Our parasha passage for today is entitled Re’eh, meaning “See” and covers Deuteronomy 11:26 – 16:17.  The title “see” comes from the first verse of the parasha, where Moses reminds the people, saying, “See, I am setting before you today a blessing and a curse…” And this is the key theme of the parasha.  Blessings follow when we listen to and obey the Word of God and curses come when we turn away and disobey the Word of the Lord.

Chapter 12 details the rules and regulations for sacrifices.  Four times in chapter 12 the Lord indicates that once Israel enters the Promised Land, the Lord will establish “…the place in which the Lord your God shall choose for His name to dwell.” (verse 11)  Initially, this will be at Shiloh and then later in Jerusalem.  The Lord cautions that this is the only place where sacrifices may be made.  While firstfruits, firstborn domestic animals and other special offerings must be made at the location of the Lord’s dwelling place, individuals can kill and eat from their own herds at their location.  The prohibition of eating blood is also reiterated.  The reason for this is given in verse 23:  “Only be sure not to eat the blood, for the blood is the life, and you shall not eat the life with the flesh.”

Chapter 13 cautions people not to be enticed away from the Lord.  This can happen when individuals follow a false prophet or one who sees a vision, even if that person’s prophecy or vision comes true, and even if that person is a family member.  And, what is one of the key indicators of a false prophet or visionary?  They will be the type of person who tries to draw you away from the Lord and true worship.  We have several examples of these kinds of individuals and organizations in our culture today; we must be aware.

Deuteronomy 14 reviews the clean and unclean animals; those animals that can be eaten and those that are not allowed to be eaten.  For animals, there is a very simple test.  If the animal has a split hoof and chews its cud, it may be eaten, for example, oxen, sheep and goats.  Unclean animals include camels because although they chew their cud, their hoof is not split.  In the same way, the pig is unclean because even though it has a split hoof, it does not chew it its cud.  Likewise, rules for seafood are given.  If fins and scales are present, it is acceptable; lack of fins and scales mean the seafood is not to be eaten.

Chapter 15 reviews the Sabbatical year, every 7th year.  In this year, debts were to be forgiven and servants were to be set free if they chose to leave the house where they served.  This whole concept was that people were not to be kept in a state of perpetual indebtedness or servitude.  Value was placed on charity to the poor.  There is, however, a division between Hebrew and non-Hebrew slaves.  Hebrew slaves were to be set free in the 7th year, but such a condition did not exist for non-Hebrew slaves.  In addition, when an Israeli slave was freed, they were also to be given animals from the flock and other provisions.  They were not to be let go empty-handed.  However, if an Israeli determined that he, or she, wanted to remain as a servant, their ear would be pierced with an awl and that person would remain as a servant for life.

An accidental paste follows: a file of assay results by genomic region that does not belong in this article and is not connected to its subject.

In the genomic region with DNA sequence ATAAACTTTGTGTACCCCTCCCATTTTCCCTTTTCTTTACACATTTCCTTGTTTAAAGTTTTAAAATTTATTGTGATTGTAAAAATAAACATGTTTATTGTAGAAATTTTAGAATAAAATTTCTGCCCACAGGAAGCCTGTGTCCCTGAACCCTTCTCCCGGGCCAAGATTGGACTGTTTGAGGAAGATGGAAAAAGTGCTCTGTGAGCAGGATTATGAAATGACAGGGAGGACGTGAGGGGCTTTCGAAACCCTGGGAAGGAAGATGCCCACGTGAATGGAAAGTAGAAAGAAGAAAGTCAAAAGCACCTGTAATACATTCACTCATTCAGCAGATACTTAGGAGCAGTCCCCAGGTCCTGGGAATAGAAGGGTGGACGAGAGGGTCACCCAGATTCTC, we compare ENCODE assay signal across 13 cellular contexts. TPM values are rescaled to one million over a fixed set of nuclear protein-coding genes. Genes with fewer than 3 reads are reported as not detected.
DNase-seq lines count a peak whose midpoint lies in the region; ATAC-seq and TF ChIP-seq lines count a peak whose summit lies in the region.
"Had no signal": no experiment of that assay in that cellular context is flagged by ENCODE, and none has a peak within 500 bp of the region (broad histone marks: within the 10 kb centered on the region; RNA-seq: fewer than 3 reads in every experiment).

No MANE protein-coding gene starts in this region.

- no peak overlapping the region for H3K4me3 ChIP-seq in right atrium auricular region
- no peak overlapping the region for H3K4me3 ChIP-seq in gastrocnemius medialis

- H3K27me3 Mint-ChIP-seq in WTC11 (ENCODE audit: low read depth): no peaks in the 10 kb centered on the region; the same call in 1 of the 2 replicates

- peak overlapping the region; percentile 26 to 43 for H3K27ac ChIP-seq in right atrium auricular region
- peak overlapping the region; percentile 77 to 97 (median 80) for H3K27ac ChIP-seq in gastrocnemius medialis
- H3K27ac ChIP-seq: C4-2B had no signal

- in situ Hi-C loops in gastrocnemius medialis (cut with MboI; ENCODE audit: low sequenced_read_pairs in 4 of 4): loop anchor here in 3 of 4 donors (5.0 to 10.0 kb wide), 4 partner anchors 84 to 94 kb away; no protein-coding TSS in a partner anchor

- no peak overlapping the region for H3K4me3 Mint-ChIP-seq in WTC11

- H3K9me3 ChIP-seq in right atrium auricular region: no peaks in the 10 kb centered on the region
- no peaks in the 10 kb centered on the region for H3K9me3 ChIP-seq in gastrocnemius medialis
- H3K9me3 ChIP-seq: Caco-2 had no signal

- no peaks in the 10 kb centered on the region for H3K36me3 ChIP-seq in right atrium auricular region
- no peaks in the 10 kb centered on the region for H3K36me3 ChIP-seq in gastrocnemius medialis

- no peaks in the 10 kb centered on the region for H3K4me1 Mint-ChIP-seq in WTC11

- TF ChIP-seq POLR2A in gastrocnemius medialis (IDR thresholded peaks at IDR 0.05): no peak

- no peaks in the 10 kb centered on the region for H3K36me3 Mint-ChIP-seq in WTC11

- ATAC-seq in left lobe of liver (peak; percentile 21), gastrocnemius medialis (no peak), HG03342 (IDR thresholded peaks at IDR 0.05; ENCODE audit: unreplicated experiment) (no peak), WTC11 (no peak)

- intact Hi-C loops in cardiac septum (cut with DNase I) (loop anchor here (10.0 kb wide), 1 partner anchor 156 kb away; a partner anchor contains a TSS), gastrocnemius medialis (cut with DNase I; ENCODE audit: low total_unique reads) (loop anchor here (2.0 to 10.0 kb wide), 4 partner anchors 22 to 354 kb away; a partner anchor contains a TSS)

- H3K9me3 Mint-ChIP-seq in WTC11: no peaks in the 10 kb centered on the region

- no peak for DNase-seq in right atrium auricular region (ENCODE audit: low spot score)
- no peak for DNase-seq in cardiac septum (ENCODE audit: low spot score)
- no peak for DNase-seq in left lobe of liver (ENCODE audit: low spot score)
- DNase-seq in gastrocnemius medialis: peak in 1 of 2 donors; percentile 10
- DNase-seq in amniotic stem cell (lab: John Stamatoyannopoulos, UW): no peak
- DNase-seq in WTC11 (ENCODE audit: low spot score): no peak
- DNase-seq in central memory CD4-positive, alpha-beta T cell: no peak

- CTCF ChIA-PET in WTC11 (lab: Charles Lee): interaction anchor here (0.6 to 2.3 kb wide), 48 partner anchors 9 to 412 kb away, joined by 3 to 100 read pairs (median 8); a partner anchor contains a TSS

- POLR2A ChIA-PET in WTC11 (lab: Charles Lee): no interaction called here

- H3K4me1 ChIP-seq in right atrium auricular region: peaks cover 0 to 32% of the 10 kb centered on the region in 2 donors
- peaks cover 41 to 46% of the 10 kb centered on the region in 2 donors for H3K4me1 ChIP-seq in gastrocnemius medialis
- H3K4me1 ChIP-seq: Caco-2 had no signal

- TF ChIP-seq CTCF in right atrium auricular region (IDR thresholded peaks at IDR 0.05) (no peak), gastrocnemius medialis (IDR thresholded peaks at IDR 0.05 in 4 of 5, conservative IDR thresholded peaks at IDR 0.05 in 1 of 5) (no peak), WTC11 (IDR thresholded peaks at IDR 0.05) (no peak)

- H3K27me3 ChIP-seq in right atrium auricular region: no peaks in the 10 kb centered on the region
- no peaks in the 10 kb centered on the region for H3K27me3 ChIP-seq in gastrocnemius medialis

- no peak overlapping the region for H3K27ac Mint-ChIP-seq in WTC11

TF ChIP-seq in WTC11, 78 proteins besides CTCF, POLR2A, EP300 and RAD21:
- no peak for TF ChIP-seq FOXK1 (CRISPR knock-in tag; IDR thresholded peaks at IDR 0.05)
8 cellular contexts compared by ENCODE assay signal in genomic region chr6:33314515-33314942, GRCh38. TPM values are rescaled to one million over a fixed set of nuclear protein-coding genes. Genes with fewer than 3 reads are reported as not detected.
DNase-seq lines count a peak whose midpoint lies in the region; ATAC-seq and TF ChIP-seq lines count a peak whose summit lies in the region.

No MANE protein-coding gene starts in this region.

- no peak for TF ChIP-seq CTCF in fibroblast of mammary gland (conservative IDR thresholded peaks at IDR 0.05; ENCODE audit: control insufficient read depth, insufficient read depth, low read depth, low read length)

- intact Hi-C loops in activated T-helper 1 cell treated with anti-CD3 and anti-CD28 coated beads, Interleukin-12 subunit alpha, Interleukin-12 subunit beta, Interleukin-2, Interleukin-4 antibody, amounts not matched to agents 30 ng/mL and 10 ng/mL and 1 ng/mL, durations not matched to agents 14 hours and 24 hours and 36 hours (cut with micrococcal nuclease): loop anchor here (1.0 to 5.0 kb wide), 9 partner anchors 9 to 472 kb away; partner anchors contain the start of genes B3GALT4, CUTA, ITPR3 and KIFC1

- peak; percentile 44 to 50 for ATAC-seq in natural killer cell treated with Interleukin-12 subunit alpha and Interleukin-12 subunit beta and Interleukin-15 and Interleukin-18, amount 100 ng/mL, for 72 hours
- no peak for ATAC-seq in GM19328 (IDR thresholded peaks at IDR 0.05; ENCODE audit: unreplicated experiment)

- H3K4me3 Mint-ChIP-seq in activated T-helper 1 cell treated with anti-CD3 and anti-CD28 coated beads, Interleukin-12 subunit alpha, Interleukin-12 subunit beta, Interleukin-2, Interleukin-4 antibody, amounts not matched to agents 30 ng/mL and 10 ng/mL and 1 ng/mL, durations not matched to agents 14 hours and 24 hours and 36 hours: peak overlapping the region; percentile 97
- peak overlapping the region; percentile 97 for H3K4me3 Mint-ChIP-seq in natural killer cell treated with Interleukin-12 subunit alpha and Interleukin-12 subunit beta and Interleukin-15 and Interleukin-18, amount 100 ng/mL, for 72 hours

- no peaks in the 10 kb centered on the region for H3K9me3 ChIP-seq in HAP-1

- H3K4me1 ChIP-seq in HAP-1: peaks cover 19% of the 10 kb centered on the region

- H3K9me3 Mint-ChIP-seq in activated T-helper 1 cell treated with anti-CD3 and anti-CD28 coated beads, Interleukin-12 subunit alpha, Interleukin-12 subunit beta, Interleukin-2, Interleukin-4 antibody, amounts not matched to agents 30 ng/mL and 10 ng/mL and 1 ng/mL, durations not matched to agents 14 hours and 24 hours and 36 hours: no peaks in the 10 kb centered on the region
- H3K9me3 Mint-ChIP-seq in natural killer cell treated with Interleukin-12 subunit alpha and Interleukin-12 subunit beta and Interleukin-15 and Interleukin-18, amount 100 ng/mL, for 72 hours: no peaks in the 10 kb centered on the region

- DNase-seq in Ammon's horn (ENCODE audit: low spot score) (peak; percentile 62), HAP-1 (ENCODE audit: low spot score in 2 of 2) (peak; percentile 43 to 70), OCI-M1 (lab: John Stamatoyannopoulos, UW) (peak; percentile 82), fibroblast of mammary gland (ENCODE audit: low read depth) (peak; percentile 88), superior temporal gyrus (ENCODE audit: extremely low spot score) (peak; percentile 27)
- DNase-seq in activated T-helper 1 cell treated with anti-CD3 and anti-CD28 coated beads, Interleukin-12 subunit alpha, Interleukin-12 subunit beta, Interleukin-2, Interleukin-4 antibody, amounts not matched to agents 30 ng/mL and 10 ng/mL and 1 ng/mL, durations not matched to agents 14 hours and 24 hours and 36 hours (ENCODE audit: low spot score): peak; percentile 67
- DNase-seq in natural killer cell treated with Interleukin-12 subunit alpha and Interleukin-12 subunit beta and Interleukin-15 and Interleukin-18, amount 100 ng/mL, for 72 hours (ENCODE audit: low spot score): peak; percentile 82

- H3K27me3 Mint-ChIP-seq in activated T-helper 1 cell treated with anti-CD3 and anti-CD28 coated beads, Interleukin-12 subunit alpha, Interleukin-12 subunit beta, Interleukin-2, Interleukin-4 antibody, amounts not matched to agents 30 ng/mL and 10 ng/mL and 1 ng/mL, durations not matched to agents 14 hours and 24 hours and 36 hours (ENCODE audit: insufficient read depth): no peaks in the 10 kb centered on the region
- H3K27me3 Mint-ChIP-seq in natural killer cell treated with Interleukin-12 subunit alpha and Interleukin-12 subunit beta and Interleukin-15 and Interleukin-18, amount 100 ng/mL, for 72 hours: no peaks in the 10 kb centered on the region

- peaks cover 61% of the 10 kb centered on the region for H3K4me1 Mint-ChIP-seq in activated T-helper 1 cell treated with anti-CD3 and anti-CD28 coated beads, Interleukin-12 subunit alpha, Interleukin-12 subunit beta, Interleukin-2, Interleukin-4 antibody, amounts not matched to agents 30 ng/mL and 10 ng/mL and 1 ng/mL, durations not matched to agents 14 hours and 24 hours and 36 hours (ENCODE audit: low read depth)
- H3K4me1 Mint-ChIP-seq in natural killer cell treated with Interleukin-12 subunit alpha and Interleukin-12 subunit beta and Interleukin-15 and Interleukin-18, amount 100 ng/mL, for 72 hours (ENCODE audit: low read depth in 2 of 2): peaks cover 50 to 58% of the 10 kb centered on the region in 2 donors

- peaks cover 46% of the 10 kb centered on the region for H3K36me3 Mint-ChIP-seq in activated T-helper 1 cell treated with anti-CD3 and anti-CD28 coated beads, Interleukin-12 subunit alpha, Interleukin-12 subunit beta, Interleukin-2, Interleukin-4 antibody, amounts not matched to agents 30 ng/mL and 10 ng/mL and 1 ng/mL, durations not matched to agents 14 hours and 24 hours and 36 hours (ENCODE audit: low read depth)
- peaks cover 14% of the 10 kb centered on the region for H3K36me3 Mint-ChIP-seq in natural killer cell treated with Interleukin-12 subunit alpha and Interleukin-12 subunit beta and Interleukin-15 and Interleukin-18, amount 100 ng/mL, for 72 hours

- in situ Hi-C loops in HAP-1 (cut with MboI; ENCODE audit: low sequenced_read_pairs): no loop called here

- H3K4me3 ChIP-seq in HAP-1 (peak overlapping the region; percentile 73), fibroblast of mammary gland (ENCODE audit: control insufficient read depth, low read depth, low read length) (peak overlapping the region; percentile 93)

Chapter 16 contains the regulations for attendance at the three yearly festivals of Passover, the Feast of Weeks (Pentecost) and the Feast of Booths (Sukkot).  In reality, this would encompass the 7 major holidays listed in the Torah as Passover falls in the same week as the Feast of Unleavened Bread and the Feast of Firstfruits.  Likewise, the 15 days before the Feast of Booths includes the Feast of Trumpets and Yom Kippur (The Day of Atonement).  As I mentioned at the very beginning of the commentary, the main theme in this parasha is the blessings that come from obedience to the Lord and what better way to be obedient then observing the holidays the Lord, Himself, has given in the way He commanded?

So, what are some lessons from parasha Re’eh?

First, we can see that following the commands of the Lord bring blessing while not doing so brings curses, or difficulties.  Let’s take some basic examples in today’s world.  Let’s say that as a husband in a marriage, you do not follow God’s instruction to love your wife.  Chances are that it will be difficult to have a peaceful and loving marriage.  In the same way, parents are instructed not to “provoke our children to anger” (Ephesians 6).  If we, as parents constantly belittle and criticize our children, the consequences are likely that we won’t have a good relationship with them.  Often times, if we are not following the commandment to love our neighbor as ourselves, when we are not treating others in a loving, biblical manner, the consequences of negative and harmful relationships will arise.

We can also see through this parasha, that we do not want to be enticed away from the Lord.  This world has many beguiling pleasures meant to draw us away from following the path that God has set before us.  Let’s not let the pursuit of the world’s pleasures draw us away from our focus on the Lord.

And finally, just as we read about the regulations for celebrating the yearly festivals, let us continue to follow those same precepts.  Let’s attend regular worship, let’s look for opportunities to participate in the work of our congregation and let’s enjoy the yearly holidays as we concentrate on the focal point of these holidays, which is about Messiah Yeshua.  Messiah, Himself, celebrated these holidays and He always made a point at those times to direct the focus to His Messianic fulfillment.